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    • I am by no means a seasoned homeshooling mother. We just started this year. But, we are over the hump of panic and self doubt, and are in the smooth sailing portion. My advice to you, is to just go for it! The first year is mainly practice. You’re just getting a feel for things. Take all the pressure off yourself and your kids and just go with the flow. If you start a curriculum and you don’t like it? Start a new one! Or, if unschooling sounds more appealing, go for that. Unschooling is child-led learning. There is no set schedule. No curriculum. You simply take every opportunity to feed their curiosity. We do a combination of free online curriculum at allinonehomeschool.com and unschooling. The kids have their online work in the morning. It’s almost totally hands off, unless they need my help. I let them know that if something just isn’t clicking, skip it! I believe boredom and “I don’t get it” is a sign that they’re just not ready to learn that subject yet. There is absolutely no reason a child has to learn everything at the same rate as their peers. We spend the rest of the day doing child-led learning. I spend a lot of time talking to my kids in a friendly, non-judgmental way, gauging their interests. The other day, Ava, mt four year old wanted to know what a cow’s boobies look like, so we watched a video on youtube of a cow being milked. The thing to remember is: YOU ANSWER TO NO ONE!! You WILL get the hang of it. Please go to my facebook page at http://www.facebook.com/carolannbam and read my post on unschooling. It should alleviate a lot of your worries. Thank you for your comment and sorry for taking so long to reply!

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  3. Reblogged this on Glitter, Paint and Dirt and commented:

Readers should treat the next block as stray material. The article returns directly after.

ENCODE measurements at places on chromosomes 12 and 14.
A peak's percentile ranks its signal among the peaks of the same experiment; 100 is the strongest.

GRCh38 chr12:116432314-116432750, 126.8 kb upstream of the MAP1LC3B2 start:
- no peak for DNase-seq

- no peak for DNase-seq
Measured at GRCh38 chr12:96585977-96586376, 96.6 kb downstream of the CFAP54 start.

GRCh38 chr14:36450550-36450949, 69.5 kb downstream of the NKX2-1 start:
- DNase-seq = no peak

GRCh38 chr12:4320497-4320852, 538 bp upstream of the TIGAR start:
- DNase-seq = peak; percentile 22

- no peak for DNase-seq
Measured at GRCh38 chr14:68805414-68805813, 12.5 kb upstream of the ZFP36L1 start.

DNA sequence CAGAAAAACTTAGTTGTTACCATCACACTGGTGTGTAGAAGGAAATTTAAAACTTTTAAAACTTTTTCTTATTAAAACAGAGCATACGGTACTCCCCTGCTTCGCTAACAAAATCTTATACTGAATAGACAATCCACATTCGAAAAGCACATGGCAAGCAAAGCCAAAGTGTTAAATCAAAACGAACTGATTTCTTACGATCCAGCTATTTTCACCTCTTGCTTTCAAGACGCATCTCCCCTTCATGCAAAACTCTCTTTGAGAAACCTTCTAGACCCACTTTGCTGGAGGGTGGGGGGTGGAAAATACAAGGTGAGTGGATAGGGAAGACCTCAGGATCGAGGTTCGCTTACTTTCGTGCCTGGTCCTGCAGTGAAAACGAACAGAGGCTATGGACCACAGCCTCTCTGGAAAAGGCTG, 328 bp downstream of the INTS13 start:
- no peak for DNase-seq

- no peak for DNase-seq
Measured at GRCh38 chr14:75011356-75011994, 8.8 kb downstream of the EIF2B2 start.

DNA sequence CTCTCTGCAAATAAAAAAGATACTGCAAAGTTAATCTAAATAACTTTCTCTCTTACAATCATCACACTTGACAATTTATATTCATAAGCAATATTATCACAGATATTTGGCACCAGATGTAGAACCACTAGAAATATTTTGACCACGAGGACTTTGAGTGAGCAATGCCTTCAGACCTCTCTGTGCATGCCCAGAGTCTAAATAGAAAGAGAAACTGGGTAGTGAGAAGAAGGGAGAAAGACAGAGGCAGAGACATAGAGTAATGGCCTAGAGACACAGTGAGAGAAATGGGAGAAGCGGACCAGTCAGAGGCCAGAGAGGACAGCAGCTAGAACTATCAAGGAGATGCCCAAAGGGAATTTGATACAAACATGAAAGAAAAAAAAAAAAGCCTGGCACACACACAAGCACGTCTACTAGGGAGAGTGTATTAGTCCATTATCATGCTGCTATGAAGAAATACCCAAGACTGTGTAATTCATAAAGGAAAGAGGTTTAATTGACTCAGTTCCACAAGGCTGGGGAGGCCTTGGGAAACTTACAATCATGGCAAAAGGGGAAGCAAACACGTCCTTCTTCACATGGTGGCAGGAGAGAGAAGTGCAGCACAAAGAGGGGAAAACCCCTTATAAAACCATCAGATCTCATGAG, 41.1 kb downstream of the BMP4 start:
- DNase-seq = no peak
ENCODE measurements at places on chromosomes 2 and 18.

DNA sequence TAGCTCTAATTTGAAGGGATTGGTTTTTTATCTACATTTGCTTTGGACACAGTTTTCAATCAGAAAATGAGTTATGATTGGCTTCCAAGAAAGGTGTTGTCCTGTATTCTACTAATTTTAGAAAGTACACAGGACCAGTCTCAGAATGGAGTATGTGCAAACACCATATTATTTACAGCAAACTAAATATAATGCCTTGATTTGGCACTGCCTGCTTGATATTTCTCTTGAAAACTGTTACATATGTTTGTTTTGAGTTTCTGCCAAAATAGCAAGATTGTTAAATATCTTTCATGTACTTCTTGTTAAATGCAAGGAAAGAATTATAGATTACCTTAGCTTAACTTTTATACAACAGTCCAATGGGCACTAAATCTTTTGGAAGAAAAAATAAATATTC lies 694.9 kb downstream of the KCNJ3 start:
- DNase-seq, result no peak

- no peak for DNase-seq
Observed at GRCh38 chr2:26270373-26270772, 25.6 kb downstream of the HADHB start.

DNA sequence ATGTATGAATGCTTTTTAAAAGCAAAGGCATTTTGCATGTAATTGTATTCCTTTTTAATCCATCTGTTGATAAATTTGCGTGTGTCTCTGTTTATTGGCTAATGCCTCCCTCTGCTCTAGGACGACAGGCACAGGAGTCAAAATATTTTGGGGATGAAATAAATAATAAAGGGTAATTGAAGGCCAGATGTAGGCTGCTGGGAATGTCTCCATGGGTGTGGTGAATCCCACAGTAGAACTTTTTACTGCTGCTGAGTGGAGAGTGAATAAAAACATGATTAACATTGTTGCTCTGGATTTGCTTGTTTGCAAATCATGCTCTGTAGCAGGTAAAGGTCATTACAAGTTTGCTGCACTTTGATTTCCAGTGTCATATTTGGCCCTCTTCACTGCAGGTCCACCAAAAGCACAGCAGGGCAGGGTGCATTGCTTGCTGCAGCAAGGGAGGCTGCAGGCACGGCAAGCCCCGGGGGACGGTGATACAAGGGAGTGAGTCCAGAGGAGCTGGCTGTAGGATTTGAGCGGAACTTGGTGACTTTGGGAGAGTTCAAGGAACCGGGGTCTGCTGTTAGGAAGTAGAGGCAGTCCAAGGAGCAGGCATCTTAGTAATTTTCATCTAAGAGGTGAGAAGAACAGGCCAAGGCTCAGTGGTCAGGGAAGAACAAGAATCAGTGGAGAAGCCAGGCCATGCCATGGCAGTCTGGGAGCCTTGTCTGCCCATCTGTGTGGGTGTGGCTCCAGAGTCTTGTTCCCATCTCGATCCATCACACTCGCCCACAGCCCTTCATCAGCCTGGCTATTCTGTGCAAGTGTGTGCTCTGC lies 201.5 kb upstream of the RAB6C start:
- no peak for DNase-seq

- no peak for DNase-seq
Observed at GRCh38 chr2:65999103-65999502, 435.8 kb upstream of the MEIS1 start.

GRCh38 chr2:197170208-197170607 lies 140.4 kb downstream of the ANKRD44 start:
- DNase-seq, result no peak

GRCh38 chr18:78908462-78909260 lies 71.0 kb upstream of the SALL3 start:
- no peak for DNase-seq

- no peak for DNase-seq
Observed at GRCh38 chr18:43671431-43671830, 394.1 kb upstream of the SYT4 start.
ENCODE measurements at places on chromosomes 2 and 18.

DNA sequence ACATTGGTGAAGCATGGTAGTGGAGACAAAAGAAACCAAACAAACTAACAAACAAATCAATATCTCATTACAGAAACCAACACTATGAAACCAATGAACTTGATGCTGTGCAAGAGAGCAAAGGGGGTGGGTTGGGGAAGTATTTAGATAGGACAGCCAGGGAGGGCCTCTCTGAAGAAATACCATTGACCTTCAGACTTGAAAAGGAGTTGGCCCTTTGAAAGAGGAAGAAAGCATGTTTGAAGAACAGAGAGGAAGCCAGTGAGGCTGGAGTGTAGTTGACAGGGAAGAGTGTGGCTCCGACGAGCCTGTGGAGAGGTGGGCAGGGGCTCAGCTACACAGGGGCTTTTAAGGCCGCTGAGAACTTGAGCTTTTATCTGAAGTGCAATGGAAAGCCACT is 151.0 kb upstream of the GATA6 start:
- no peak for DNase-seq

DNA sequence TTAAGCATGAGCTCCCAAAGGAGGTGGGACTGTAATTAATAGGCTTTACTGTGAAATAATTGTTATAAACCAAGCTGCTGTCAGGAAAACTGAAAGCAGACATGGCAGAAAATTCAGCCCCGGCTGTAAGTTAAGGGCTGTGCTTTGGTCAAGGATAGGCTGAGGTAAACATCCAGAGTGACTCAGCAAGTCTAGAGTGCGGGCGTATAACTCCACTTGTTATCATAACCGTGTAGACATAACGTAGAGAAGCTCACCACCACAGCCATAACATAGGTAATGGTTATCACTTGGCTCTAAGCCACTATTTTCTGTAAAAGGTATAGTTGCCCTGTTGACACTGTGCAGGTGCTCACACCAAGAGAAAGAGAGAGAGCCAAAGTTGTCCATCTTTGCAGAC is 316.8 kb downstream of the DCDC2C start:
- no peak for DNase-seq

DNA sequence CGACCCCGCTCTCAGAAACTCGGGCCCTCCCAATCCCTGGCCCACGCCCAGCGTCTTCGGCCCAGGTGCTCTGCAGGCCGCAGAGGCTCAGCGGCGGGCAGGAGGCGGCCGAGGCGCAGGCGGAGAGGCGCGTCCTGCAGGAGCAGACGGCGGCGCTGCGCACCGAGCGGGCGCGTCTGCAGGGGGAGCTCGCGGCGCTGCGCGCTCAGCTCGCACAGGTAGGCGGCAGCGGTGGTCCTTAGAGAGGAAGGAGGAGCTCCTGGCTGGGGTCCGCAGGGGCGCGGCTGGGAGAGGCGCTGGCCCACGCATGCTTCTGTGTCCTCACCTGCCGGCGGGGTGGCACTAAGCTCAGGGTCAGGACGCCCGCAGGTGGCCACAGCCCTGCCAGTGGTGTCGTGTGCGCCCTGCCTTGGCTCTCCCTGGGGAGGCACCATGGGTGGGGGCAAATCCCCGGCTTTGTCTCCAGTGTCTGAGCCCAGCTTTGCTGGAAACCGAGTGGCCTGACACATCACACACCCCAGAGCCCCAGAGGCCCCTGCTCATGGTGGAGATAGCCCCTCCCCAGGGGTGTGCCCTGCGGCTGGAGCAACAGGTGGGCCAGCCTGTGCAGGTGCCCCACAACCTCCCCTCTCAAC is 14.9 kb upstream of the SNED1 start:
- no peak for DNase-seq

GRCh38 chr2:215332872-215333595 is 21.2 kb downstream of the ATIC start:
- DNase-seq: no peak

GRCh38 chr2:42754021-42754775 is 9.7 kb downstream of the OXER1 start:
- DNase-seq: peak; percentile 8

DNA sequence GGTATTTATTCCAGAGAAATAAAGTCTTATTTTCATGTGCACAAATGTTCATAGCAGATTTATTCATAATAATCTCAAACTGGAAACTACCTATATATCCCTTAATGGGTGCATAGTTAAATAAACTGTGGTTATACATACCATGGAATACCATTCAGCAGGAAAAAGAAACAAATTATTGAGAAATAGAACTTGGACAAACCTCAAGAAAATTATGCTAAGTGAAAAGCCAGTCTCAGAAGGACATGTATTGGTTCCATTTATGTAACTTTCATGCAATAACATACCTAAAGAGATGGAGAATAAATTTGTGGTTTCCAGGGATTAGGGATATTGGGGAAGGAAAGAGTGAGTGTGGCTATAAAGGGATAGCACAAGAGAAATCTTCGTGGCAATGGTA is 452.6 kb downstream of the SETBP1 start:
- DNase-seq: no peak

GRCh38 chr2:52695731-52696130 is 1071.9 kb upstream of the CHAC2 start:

I’ve always been very interested in Homeschooling…or “unschooling” as it’s starting to be called. For my husband and I, it was because of the very negative and lasting sour-feelings of school we both experienced our entire childhood and adolescence. We were either always bored, always felt in trouble for asking questions, or simply had a subject so far out of our scope we simply tuned out during class. Turns out, the subjects were never that far out of our understanding, but the teacher didn’t teach the way we learned.

    This is a very interesting blog from someone who homeschools three children of various ages…and I happen to know she’s a pretty amazing person as well!

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  4. I agree with you totally .. But how do you hold up to Oregon maditory testing, grades 3,5,8 and 10. That is what worries me.. Lol Been free styling and schooling as they show interest .. Please need input on this 🙂

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    • We have not had to do any testing yet, but we will at the end of next year. This is why I do a combination of homeschooling and unschooling. I have them do online curriculum in the morning, so they are still getting that foundation of basic education, and then working with them on their unschooling throughout the day. I plan on finding practice tests at the end of the school year to see if they need to focus more on a certain area. Hopefully they will do just fine.